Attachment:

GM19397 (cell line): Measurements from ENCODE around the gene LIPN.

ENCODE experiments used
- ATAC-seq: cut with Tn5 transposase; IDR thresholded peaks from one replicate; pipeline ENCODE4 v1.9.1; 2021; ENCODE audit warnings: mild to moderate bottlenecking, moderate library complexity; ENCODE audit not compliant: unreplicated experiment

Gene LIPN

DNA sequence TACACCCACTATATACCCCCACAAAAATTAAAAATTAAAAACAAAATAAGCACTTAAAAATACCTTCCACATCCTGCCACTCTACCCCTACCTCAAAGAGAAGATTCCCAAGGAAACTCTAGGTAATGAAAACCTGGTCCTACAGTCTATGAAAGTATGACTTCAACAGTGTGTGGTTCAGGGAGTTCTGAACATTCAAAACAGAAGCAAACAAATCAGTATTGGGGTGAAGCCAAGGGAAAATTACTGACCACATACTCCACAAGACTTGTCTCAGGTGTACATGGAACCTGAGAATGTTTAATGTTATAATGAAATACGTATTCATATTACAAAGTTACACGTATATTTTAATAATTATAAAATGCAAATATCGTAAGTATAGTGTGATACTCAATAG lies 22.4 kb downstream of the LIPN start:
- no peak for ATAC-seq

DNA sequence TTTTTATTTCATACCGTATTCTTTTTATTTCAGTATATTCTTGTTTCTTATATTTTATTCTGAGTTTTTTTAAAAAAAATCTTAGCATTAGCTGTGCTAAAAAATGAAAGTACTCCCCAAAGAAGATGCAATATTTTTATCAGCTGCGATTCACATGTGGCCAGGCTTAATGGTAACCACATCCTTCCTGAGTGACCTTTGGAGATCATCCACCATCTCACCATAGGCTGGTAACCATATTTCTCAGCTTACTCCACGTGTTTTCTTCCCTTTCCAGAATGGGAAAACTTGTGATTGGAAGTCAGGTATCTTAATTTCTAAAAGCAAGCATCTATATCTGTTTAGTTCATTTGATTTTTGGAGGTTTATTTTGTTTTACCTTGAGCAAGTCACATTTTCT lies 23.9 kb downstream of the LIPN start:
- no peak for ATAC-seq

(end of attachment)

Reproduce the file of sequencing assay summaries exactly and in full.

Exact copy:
GM19397 (cell line): Measurements from ENCODE around the gene LIPN.

ENCODE experiments used
- ATAC-seq: cut with Tn5 transposase; IDR thresholded peaks from one replicate; pipeline ENCODE4 v1.9.1; 2021; ENCODE audit warnings: mild to moderate bottlenecking, moderate library complexity; ENCODE audit not compliant: unreplicated experiment

Gene LIPN

DNA sequence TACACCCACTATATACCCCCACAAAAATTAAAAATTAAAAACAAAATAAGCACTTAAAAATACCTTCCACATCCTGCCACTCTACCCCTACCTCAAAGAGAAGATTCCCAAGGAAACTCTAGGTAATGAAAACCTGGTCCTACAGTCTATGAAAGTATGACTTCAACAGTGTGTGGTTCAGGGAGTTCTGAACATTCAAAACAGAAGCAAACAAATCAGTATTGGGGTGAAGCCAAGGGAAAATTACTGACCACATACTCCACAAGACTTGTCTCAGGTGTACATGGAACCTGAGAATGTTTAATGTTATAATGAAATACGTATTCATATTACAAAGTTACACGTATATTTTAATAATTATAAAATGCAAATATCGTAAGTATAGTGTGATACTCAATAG lies 22.4 kb downstream of the LIPN start:
- no peak for ATAC-seq

DNA sequence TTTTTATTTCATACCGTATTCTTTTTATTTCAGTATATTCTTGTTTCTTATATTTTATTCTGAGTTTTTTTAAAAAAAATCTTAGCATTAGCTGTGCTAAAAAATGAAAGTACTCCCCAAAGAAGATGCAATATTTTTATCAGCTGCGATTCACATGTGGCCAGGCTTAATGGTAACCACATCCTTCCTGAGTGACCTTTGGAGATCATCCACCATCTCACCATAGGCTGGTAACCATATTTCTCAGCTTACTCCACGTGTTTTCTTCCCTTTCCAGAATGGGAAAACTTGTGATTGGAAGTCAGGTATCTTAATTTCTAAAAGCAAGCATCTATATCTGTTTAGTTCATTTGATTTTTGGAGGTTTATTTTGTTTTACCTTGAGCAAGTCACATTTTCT lies 23.9 kb downstream of the LIPN start:
- no peak for ATAC-seq